Just so the record's straight, in real life Albert was a Marine awarded a medal for valor on Tarawa. Robert Aldrich must have seen him differently, for he cast him as a venal warden in The Longest Yard, and as a predatory pornographer and child molester in Hustle.

Costa's platoon is a nice mix of combat film veterans. Fresh from Davy Crockett is Buddy Ebsen, calm and fatherly as Palance's main sidekick. The dependable Robert Strauss' character provides comedy relief but introduces a sober note when we find out his character is a Jew none-too-eager to be taken alive by the SS troops. Strother Martin has a short bit as one of Cooney's victims, and poor Richard Jaeckel barely gets any lines to read.

Enemy Germans are played by Steven Geray and Peter van Eyck, of Henri-Georges Clouzot's The Wages of Fear, and Fritz Lang's The 1,000 Eyes of Dr. Mabuse. Specially introduced is William Smithers, a capable actor who remained obscure playing a lot of television roles, mostly.

(real spoiler)

The film's reason for being, what we were all told we couldn't miss on television, is the shocking scene where Jack Palance is run over by a tank, and lies screaming in the dirt with his arm pinned by its treads. It's implied that he's completely crushed from the shoulder down, and Palance re-e-a-a-lly looks stressed when he shows up later, like a walking-dead zombie too wasted to complete his revenge. Unfortunately, the horrible open-eyed permanent grimace on Palance's dead face is borderline laughable: it's so disturbing, his buddies would surely close his eyes or cover him up. Thematically, it works - when placed next to the dead, calm Cooney, Palance seems to be screaming horror from beyond the grave. But it now gets laughs from jaded & cynical audiences, who have little patience for the film - as if Costa should have blown away Cooney at the first provocation. That's what Stallone or Cruise would do.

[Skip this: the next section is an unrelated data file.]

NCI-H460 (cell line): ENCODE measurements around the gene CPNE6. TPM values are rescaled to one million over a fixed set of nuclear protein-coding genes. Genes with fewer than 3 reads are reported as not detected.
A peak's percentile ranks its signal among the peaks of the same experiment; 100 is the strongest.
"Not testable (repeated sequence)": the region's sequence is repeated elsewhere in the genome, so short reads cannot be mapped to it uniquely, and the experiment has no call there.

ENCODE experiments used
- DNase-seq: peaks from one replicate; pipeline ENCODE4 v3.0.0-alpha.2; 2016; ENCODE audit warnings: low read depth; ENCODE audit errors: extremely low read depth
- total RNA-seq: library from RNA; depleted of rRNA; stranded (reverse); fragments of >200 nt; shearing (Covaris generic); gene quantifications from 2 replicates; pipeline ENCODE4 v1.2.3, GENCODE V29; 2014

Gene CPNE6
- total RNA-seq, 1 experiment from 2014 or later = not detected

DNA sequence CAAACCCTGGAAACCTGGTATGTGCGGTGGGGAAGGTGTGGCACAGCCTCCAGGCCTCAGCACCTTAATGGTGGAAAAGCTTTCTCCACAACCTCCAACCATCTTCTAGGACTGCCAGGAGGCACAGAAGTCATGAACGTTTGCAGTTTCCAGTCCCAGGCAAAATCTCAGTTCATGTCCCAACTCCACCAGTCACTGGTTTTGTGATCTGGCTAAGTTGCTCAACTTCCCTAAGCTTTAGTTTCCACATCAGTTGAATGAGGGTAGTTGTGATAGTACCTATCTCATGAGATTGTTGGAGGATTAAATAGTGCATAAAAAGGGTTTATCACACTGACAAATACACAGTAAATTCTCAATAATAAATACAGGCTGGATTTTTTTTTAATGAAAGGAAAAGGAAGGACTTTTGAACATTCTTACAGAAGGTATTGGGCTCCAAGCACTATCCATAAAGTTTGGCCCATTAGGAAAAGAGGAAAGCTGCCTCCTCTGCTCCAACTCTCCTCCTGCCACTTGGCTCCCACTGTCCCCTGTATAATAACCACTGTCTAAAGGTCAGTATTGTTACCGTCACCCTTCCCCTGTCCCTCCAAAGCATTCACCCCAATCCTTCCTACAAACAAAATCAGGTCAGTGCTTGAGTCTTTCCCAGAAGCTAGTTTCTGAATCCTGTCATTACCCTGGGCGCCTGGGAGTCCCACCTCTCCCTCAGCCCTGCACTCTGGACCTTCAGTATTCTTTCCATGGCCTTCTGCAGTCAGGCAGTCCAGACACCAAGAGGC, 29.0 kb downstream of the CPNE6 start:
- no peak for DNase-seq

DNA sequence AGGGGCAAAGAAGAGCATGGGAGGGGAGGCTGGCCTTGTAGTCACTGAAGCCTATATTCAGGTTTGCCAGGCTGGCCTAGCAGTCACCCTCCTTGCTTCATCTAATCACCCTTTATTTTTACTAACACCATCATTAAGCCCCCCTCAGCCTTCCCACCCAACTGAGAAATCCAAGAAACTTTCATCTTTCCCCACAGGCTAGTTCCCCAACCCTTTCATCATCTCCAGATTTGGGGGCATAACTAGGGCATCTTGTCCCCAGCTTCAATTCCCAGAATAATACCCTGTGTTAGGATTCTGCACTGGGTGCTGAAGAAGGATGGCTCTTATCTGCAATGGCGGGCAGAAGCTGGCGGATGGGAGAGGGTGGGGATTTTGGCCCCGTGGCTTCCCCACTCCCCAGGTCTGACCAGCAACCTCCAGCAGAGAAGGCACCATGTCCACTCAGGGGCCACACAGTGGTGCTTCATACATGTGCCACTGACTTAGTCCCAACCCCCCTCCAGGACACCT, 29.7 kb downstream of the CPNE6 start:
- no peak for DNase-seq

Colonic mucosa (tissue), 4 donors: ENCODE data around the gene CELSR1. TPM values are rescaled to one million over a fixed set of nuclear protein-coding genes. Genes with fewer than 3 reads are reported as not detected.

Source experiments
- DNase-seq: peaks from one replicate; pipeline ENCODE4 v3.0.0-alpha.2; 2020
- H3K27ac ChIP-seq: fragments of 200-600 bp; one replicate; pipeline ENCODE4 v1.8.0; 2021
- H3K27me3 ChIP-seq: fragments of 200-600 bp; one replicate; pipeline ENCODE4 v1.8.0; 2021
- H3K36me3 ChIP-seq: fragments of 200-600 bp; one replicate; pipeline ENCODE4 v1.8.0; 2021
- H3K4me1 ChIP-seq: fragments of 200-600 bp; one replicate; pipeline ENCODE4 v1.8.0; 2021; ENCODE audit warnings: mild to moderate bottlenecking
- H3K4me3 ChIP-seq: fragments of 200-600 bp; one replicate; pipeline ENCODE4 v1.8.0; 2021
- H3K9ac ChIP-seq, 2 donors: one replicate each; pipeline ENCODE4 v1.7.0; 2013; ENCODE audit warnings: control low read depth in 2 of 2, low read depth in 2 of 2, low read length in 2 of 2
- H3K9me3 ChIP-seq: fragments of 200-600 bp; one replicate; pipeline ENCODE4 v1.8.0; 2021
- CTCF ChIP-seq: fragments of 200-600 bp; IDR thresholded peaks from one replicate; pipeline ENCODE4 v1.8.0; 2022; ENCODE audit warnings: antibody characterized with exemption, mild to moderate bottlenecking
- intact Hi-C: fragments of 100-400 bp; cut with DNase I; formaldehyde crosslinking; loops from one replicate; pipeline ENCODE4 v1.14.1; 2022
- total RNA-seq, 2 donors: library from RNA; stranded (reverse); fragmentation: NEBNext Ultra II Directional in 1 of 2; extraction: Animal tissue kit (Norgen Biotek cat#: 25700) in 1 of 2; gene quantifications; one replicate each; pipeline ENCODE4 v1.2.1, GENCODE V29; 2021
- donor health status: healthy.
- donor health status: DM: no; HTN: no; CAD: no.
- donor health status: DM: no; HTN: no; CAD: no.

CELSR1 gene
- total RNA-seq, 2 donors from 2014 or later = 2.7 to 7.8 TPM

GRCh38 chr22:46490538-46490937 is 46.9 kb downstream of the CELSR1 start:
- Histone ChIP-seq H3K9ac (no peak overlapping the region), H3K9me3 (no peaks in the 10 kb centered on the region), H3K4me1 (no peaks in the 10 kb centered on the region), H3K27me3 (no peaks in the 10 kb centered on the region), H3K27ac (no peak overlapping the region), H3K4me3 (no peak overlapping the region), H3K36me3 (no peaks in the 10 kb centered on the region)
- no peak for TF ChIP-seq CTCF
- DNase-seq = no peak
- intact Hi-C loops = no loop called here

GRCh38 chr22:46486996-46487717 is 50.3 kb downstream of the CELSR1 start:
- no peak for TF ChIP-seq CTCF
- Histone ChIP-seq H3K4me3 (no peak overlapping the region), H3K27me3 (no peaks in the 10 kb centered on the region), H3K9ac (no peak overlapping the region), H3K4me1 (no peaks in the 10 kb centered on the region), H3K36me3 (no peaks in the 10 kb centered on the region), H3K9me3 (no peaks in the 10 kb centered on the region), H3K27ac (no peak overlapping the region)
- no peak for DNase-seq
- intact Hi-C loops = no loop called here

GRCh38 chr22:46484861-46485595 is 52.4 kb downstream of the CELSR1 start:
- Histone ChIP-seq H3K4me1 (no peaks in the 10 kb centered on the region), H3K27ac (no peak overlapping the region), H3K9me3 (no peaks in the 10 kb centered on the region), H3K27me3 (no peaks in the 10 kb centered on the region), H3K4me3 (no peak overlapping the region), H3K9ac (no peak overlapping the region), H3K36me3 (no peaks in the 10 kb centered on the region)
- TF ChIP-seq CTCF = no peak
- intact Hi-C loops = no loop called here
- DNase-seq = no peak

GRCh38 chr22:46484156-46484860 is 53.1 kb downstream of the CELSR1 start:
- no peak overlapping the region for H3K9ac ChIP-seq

The cynical but appropriately black conclusion is interrupted by a last-minute cop-out, where the Smithers character decides to throw away his career and report all that has happened to the high brass. This smacks of the kind of whitewash seen in From Here to Eternity, that film companies did to get Pentagon cooperation, not after they'd been snubbed. Perhaps the Production Code censors insisted upon it (under Pentagon lobbying?). The really honest ending would have Smithers put the facts in front of the Generals, only to be chastized and threatened (don't you remember High School?). That's what Stanley Kubrick did a year later in Paths of Glory, indicting the whole Army system as degenerate. But since his film was about the French Army of 1917, it wasn't as threatening to the status quo. At least Aldrich had the courage of directness.

MGM's DVD of Attack is a good transfer, considering that it's letterboxed flat at 1:66. Matting to 1:78 in a 16:9 television makes it look perfect, but the detail would be much better in an enhanced transfer. This DVD package restores the exclamation point dropped from the title on VHS and Laser releases. The effective, frantic trailer makes good use of the stressed title graphic.

Attack is a combat film far better than average, and much preferred by the thoughtful battle veterans Savant has met over contemporary pap like Battle Cry. These same guys consistently opt for Merrill's Marauders over The Longest Day, and The Thin Red Line over Saving Private Ryan. That's a pretty good endorsement.

On a scale of Excellent, Good, Fair, and Poor, Attack rates:
Movie: Very Good
Video: Good
Sound: Good
Supplements: Trailer
Packaging: Keep case
Reviewed: May 29, 2003

DVD Savant Text © Copyright 2007 Glenn Erickson